NEW YORK (GenomeWeb) – Two independent research teams have cultured and characterized thousands of bacterial strains from fecal samples of healthy humans, generating reference genomes for hundreds of organisms not sequenced in the past.
For the first study, appearing online today in Nature Biotechnology, researchers from BGI-Shenzhen, the South China University of Technology, and elsewhere isolated almost 6,500 bacterial representatives from fecal samples donated by 155 healthy individuals, using 11 types of growth media to culture the gut bacteria under anaerobic conditions in the lab.
From there, the investigators turned to 16S ribosomal RNA sequencing, as well as whole-genome sequencing for almost 1,800 isolates, to produce 1,520 high-quality draft genomes for bacteria from 388 species clusters spread across the bacterial phylogenetic tree, including 264 new reference genomes in 134 species clusters. The most prominent phylum was Firmicutes, which was represented by 796 genomes, though they also generated genomes for hundreds of genomes for Bacteroidetes, Actinobacteria, and other phyla.
The authors noted that the strains are now part of the China National GeneBank, "and may be useful for studies that aim to alter microbiota functions, as novel probiotics, or for verification of disease-associated bacterial markers."
In follow-up experiments, the team demonstrated that this new resource — dubbed the Culturable Genome Reference (CGR) collection — significantly increased the number of gut microbial community members that could be identified with fecal metagenomic sequencing. It also relied on the CGR for functional analyses of the bacterial species clusters present and reported on results from a pan-genome analysis that spanned more than three dozen gut microbial species.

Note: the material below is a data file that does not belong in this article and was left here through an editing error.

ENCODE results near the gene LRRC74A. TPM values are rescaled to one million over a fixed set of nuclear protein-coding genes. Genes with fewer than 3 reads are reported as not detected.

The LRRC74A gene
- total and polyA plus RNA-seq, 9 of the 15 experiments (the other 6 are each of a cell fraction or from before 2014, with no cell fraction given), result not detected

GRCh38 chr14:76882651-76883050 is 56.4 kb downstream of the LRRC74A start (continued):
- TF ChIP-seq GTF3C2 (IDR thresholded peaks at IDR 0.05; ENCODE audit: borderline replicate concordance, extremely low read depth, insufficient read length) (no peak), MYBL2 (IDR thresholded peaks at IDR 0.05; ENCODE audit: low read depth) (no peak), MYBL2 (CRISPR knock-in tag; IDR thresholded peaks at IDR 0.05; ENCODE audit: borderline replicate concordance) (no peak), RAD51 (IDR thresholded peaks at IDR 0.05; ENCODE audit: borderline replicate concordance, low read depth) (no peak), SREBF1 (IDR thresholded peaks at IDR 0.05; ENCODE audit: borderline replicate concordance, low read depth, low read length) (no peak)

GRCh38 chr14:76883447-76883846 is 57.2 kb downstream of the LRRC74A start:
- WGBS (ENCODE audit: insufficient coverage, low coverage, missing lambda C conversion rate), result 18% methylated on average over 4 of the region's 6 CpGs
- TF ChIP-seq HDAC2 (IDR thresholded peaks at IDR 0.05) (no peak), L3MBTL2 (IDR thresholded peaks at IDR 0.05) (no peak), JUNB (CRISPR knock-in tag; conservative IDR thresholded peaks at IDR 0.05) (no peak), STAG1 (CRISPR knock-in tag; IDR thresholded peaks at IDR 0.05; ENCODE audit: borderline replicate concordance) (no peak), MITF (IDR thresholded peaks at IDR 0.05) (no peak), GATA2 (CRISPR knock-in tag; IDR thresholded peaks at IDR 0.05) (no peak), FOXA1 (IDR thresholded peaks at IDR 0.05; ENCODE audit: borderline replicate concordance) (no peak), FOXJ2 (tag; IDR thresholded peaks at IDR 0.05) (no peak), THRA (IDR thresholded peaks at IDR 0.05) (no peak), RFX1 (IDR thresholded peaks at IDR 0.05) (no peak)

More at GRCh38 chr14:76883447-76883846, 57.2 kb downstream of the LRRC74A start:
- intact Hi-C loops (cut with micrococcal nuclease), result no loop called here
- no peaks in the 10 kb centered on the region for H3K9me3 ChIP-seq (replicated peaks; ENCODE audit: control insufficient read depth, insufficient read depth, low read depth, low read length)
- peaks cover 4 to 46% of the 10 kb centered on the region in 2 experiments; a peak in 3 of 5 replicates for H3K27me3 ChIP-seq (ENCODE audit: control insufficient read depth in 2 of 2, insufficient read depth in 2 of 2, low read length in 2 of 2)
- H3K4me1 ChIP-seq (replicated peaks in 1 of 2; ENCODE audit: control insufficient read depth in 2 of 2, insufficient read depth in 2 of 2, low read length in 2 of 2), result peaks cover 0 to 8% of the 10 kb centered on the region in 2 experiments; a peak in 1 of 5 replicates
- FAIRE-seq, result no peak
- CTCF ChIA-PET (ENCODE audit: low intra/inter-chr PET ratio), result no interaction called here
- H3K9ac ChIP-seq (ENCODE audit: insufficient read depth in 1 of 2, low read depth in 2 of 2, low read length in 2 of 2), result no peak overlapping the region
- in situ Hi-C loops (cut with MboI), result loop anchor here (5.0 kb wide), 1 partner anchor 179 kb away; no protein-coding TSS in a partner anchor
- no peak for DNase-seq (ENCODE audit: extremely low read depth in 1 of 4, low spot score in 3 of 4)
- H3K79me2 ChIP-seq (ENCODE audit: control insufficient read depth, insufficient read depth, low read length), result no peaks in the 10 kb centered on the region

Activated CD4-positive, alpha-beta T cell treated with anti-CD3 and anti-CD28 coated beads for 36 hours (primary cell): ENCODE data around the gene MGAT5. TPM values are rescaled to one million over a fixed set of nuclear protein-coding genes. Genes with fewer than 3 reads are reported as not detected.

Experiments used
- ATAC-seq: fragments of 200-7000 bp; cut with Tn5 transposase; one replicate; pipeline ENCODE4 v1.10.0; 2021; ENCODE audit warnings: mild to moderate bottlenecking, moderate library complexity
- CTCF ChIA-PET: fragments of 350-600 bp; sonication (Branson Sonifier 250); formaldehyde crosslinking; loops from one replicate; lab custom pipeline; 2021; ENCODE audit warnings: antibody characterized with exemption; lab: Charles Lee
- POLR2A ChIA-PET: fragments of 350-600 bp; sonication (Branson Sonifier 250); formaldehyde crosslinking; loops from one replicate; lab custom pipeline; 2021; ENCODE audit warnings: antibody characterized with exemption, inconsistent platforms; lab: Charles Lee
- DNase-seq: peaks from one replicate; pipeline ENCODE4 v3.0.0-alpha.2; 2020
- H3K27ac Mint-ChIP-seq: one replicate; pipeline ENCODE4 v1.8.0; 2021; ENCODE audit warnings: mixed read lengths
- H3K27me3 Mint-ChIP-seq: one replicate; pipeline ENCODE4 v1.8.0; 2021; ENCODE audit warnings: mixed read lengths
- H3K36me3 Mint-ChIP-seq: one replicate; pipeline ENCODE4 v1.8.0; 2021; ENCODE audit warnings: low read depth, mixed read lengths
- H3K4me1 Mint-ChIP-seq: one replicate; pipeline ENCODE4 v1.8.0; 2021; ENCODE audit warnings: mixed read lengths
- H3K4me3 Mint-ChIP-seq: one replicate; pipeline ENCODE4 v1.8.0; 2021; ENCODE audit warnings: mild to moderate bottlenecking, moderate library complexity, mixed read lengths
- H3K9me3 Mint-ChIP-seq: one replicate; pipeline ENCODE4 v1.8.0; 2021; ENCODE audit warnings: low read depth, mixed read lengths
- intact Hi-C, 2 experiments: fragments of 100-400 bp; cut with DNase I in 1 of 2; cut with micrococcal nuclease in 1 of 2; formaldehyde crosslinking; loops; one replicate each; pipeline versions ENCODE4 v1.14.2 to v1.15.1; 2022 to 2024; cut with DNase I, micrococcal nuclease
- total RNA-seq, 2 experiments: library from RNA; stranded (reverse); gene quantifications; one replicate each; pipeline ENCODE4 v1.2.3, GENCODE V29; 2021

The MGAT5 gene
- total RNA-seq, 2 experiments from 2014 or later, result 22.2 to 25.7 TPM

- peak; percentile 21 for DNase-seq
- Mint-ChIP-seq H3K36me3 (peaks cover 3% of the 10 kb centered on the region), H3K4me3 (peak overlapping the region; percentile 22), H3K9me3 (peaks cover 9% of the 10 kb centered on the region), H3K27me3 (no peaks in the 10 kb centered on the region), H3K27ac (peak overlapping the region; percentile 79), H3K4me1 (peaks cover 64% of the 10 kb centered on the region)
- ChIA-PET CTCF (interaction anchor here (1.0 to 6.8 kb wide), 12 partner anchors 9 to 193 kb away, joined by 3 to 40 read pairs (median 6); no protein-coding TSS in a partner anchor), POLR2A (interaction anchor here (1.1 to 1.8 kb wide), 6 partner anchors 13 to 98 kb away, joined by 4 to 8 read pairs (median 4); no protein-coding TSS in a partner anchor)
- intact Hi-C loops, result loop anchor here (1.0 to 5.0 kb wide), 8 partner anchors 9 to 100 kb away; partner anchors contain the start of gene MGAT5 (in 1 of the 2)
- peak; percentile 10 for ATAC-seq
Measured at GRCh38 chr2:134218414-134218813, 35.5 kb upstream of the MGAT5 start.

"Our cultivation methods can be applied to expand the CGR until it is saturated with the genomes of culturable gut bacteria," the authors wrote. "After that, single-cell sequencing can be used to investigate genomes of unculturable bacteria, with an overall aim of defining a saturated set of reference genomes of gut microbiota to underpin a better understanding of gut microbiome biology."
For a related Nature Biotechnology study, researchers from the Wellcome Sanger Institute, Australia's Hudson Institute of Medical Research, and elsewhere established the "Human Gastrointestinal Bacteria Culture Collection" (HBC), a set of 737 newly cultured and sequenced bacterial strains selected from thousands of microbial isolates in fecal samples from eight volunteers in the UK and a dozen North American individuals.
"Culturing, genome sequencing, and isolate archiving, as reported here, will underpin substantially improved microbiome-based analysis of the human gastrointestinal tract, and potentially other sites," the authors wrote, adding that "[t]raditional microbiology methods can continue to enable access to the bacterial isolates that are sorely needed to perform experimental characterization and validation, and improving our understanding of important human-associated microbial communities."
The team's HBC spanned 273 bacterial species and 31 families from the Firmicutes, Bacteroidetes, and other phyla, and included 173 reference genomes representing 105 new species. By bringing the HBC genomes together with another 617 publicly available gut microbe genome sequences, the group went on to produce the "Human Gastrointestinal Bacteria Genome Collection," or HGG.
As part of their follow-up work, the researchers used the HGG set — a collection of 1,354 new and previously sequenced bacterial genomes representing 530 species — to classify microbes in nearly 13,500 samples assessed by shotgun metagenomic sequencing, showing that it could boost bacterial classification compared to analyses done with data from the Human Microbiome Project.
"For researchers trying to find out which species of bacteria are present in a person's microbiome, the database of reference genomes from pure isolates of gut bacteria is crucial," co-author Robert Finn, a researcher at the European Bioinformatics Institute's European Molecular Biology Laboratory, said in a statement. "Then if they want to test a hypothesis, for example that a particular species is enriched in a certain disease, they can get the isolate itself from the collection and physically test in the laboratory if this species seems to be important."